Dropbox clarifies how it knows what you are sharing without looking inside

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Dropbox clarifies how it knows what you are sharing without looking inside

Dropbox, a file-sharing and cloud-storage service, was this week noted to have blocked a user's personal file as it violated the firm's and DMCA's copyrighted file sharing policies. This raised obvious questions about how Dropbox was able to access the file in the first place, and whether it has been going through each and every file shared online or not.

A little investigation however, found the method behind Dropbox's verification practice was actually quite old.

A user on Twitter, @darrellwhitelaw, said on Saturday that Dropbox had blocked one of his files from sharing. The user tweeted: "wow. @dropbox DMCA takedown in personal folders . . . this is new to me", along with a picture showing an empty folder, presumably where the file was stored.

Dropbox's official response to the tweet said: "There have been some questions around how we handle copyright notices. We sometimes receive DMCA notices to remove links on copyright grounds. When we receive these, we process them according to the law and disable the identified link. We have an automated system that then prevents other users from sharing the identical material using another Dropbox link. This is done by comparing file hashes. We don't look at the files in your private folders and are committed to keeping your stuff safe."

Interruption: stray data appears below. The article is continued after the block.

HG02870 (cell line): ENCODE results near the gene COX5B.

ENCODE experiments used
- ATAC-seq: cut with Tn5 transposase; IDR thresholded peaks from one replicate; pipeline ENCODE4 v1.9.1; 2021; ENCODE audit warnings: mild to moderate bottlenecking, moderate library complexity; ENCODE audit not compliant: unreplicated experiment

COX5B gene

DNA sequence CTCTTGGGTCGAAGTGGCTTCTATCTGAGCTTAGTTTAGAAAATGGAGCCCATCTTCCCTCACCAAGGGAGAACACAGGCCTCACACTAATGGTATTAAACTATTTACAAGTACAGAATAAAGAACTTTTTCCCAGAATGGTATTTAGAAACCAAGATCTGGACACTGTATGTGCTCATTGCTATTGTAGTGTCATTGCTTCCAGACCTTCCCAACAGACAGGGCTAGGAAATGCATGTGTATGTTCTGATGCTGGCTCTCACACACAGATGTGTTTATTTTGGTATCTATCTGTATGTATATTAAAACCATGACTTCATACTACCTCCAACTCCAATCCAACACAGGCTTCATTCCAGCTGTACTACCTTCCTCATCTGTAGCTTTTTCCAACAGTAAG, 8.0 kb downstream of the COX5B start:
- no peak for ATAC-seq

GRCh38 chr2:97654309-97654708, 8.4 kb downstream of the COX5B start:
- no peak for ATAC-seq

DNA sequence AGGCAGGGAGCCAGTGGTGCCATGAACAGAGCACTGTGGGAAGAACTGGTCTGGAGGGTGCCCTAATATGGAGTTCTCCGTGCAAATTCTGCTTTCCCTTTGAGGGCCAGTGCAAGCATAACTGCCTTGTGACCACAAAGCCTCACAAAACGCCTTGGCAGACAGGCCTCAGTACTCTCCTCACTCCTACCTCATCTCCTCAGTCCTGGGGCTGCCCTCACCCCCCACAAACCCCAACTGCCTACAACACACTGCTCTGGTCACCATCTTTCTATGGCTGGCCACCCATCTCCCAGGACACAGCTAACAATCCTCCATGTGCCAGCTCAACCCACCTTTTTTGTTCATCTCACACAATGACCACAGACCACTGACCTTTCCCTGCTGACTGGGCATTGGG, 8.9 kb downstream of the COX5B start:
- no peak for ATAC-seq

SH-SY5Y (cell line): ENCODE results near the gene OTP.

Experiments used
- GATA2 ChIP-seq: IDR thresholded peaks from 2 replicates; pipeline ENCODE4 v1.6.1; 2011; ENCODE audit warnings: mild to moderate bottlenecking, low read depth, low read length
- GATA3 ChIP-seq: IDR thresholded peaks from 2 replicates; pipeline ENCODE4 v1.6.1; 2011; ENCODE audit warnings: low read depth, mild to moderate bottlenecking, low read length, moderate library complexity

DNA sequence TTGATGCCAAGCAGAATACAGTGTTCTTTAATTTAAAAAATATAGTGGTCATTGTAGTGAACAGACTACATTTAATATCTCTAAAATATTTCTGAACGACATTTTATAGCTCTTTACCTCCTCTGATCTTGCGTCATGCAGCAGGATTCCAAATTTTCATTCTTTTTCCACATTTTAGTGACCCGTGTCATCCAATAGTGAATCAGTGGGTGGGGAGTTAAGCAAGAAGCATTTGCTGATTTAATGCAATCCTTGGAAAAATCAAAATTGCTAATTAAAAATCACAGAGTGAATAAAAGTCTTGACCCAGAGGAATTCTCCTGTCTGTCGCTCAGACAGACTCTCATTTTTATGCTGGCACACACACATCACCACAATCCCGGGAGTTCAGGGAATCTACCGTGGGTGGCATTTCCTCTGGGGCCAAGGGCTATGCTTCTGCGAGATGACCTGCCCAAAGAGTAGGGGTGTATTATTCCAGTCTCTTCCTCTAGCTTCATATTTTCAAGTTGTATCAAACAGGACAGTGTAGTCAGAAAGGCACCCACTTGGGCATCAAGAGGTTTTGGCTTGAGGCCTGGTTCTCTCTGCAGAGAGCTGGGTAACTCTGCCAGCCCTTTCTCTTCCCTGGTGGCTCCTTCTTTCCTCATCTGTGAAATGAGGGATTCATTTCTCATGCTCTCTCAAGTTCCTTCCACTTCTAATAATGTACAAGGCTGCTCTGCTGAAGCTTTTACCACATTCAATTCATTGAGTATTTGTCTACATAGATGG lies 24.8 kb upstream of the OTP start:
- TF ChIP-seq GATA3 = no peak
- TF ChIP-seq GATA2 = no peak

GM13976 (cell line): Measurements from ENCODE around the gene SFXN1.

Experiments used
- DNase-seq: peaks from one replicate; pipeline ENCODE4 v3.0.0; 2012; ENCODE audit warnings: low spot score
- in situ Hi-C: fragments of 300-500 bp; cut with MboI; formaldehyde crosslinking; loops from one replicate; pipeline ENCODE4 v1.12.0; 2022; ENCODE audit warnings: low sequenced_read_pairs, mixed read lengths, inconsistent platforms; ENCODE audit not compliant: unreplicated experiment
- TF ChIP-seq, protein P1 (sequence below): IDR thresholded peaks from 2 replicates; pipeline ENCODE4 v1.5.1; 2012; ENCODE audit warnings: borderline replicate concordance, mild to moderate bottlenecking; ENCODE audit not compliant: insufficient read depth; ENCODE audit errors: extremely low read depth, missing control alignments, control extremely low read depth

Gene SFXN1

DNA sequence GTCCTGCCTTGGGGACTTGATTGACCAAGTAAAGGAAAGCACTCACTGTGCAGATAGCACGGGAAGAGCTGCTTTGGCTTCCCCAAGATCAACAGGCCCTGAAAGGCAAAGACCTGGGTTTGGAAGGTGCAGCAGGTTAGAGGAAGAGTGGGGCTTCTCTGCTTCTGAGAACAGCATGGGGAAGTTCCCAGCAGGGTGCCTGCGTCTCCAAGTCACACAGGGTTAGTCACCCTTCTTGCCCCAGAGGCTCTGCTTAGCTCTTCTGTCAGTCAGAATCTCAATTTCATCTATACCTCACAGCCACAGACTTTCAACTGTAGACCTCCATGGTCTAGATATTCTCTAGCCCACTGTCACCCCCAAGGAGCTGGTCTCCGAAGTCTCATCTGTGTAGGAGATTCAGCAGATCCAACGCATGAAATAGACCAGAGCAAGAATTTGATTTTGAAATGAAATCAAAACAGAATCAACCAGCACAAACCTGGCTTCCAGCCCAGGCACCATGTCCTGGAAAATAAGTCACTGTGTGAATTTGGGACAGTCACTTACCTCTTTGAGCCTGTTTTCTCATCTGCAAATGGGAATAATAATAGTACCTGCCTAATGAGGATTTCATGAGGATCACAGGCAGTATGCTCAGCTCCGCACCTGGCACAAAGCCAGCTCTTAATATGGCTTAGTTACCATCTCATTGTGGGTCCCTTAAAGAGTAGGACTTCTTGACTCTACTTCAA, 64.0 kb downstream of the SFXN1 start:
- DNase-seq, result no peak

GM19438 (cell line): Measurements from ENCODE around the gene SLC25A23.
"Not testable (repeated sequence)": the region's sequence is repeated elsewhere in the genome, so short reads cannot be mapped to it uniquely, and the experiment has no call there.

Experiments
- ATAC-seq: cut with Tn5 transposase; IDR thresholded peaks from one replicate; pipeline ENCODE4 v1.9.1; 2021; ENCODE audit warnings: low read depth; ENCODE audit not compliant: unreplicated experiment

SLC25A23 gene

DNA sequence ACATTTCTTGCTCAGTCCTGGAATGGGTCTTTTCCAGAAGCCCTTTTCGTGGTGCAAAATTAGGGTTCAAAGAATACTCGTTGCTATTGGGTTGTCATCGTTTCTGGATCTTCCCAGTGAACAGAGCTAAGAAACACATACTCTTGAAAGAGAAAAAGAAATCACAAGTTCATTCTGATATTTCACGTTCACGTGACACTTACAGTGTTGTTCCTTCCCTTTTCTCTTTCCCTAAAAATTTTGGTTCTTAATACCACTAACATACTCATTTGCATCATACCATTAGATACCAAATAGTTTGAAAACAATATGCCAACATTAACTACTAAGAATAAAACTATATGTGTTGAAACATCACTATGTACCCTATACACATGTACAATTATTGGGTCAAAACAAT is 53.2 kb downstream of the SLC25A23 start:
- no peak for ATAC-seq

Techcrunch has explained the method behind Dropbox's verification process, detailing how the firm catches a copyrighted file and blocks it without actually peeping the content of the file.

It has been understood that every file shared on Dropbox has a unique hash. Hash is the end codes in the link of the file that changes completely even if someone makes a minor change in it, hence making it unique for every file.

It has been noted that as soon as the user shares a file, Dropbox takes the hash of the particular file and cross checks it with its own list of blacklisted copyrighted files. If the file hash matches the one in the blacklist, Dropbox along with the relevant authority blocks the file from being shared.

Notably, the file remains with the user and is not taken down by Dropbox, but the user is only blocked from sharing it with others.

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